Do you remember when you were a kid, and someone asked you what you wanted to be when you grew up?
Immediately and totally without irony, you shot back: “Batman!”
We are still asked this eternally obnoxious question, but it’s been re-packaged for adults.
They ask, “What’s next for you?”
Or “Where do you see yourself in 10 years?”
But these days, we strive to be reasonable in our responses.
No more Batman for us!
“Middle management,” we might say. It’s not just with others that we squash our most exciting thoughts.
Many people shut themselves down the second an interesting thought enters their heads. “I wonder if I could learn to juggle” is dismissed as ridiculous.
For lots of us, even very normal things—like being a writer or a web designer—are squashed before they ever see the light of day.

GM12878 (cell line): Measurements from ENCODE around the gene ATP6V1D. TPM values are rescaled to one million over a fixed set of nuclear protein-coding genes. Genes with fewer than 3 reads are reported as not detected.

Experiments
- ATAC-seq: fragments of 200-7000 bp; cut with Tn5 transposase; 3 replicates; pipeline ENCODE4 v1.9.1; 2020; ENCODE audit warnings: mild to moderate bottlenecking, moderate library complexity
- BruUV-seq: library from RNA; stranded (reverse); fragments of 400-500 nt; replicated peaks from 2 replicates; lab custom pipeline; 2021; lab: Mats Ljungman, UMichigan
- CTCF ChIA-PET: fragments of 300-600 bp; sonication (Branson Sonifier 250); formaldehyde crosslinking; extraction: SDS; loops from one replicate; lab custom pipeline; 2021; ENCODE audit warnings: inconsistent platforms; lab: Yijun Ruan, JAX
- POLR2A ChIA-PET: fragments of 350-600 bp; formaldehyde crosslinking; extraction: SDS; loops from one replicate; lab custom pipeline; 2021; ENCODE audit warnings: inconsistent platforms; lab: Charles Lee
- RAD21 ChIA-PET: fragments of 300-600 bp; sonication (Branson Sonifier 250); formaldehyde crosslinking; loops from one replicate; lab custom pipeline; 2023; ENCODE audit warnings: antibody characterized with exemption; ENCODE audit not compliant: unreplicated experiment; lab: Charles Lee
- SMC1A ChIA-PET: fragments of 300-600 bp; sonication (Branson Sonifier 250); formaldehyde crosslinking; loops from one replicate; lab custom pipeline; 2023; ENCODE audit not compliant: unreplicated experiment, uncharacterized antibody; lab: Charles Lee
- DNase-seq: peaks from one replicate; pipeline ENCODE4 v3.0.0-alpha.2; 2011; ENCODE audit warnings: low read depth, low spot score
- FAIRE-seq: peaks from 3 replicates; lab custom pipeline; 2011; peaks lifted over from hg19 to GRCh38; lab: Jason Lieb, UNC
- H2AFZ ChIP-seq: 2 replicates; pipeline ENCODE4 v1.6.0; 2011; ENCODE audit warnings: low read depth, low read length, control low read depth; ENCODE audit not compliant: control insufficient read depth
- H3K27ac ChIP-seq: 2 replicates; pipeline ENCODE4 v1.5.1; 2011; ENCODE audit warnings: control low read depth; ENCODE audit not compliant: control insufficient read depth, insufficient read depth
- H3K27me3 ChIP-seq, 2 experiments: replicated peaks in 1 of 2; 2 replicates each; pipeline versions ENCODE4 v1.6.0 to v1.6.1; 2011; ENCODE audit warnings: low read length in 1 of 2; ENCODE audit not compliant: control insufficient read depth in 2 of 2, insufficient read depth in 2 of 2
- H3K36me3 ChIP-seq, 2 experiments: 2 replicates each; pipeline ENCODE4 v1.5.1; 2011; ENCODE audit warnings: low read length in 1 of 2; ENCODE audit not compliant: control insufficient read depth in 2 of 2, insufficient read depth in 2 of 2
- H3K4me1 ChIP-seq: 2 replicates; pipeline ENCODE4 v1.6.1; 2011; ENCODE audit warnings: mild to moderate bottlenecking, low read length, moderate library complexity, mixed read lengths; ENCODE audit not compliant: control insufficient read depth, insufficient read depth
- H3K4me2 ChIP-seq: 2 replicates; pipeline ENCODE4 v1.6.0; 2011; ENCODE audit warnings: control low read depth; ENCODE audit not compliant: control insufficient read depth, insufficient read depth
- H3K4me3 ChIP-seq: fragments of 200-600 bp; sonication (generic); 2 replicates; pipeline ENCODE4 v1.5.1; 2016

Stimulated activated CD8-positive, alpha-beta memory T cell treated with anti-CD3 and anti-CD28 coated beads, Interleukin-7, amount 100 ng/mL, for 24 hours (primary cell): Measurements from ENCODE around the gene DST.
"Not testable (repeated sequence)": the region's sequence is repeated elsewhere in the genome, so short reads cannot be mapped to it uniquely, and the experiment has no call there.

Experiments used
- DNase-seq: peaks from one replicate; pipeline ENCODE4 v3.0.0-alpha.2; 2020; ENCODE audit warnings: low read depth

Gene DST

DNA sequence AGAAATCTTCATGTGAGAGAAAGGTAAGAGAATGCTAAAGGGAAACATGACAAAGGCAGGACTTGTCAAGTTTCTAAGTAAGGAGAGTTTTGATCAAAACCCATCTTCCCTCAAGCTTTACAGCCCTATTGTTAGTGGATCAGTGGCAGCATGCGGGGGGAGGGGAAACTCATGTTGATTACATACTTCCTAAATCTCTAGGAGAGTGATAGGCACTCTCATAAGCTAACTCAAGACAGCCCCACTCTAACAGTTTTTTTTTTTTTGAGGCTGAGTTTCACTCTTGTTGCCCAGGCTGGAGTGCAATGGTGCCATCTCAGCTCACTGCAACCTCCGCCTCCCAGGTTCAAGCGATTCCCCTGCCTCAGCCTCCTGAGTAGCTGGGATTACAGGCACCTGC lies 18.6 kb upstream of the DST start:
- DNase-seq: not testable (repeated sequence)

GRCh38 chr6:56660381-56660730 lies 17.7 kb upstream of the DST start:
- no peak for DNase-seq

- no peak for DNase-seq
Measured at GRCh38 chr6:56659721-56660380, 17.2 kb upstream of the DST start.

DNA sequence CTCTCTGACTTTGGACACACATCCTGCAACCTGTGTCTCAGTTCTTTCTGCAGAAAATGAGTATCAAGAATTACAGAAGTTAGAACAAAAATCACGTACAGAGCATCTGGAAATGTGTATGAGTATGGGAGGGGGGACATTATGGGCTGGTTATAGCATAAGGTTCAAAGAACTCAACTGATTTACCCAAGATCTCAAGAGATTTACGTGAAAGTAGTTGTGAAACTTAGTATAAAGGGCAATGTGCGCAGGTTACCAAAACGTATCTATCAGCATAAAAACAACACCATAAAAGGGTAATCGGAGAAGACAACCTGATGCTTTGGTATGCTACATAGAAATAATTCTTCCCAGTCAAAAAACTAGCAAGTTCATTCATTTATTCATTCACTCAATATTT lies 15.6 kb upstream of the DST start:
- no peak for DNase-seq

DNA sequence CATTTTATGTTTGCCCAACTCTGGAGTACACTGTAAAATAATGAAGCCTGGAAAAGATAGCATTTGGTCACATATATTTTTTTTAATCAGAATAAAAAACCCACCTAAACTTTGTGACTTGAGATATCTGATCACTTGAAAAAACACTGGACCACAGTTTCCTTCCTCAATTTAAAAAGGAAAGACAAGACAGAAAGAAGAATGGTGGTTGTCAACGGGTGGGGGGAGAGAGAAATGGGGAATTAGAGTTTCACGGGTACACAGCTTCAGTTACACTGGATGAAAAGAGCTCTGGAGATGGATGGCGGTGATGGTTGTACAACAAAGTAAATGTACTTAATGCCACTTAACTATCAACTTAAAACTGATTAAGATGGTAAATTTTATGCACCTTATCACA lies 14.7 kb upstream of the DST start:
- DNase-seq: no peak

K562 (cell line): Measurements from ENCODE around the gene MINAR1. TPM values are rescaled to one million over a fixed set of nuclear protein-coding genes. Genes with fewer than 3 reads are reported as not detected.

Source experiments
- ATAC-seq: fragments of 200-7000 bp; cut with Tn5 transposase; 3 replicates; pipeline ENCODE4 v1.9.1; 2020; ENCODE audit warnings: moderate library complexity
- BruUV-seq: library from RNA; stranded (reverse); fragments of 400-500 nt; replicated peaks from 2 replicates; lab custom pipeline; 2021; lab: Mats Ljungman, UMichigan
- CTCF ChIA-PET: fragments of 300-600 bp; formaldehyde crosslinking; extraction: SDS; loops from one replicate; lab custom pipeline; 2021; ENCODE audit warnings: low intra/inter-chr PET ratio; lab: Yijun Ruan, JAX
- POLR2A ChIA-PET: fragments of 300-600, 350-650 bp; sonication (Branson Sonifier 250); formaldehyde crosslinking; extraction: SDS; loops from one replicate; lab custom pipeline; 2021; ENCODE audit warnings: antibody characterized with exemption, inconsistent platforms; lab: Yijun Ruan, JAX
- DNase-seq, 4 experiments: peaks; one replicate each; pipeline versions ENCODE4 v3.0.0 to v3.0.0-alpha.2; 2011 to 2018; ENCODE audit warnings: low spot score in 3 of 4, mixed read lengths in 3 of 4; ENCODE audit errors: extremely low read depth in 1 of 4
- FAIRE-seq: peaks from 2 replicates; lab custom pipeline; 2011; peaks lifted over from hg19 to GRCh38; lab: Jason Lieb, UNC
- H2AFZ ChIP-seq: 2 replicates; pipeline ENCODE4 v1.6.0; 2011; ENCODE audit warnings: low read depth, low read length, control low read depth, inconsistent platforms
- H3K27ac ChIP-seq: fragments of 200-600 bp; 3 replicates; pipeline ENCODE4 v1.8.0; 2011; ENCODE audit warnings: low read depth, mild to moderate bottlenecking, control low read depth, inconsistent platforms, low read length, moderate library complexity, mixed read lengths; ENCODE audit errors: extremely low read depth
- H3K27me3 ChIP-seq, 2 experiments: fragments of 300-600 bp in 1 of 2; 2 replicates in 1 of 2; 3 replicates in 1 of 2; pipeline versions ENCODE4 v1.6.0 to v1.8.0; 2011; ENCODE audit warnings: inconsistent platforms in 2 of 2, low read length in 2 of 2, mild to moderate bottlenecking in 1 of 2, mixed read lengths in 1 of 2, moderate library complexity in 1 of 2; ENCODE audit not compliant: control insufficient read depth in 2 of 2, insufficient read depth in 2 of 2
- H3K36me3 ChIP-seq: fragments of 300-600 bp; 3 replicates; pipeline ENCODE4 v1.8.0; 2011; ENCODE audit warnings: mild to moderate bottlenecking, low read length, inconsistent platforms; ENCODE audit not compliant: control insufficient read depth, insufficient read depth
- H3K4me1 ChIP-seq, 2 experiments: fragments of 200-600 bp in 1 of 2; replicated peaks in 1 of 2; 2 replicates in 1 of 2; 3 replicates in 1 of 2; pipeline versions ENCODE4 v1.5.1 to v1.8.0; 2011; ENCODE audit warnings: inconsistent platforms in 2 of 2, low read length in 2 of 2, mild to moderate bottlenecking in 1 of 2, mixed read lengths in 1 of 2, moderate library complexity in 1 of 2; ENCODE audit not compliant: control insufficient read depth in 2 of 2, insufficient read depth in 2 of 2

This has to stop! If you are going to have a life you love, you need to remember what you want, need, and desire from your life.
Here’s a fun game to play with a few friends (or you can do this as a guided journaling exercise, too. I’ve done both).
- Take 3-5 minutes and brainstorm: If you had all the access, opportunity, talent, and resources necessary, what would you do? Or, if you lived in an alternate universe where anything was reasonable, who would you be?
- Shoot for at least 10 alternate lives you would pursue if you were guaranteed to succeed.
- Share your list with your friends. Discuss what excites you about these lives.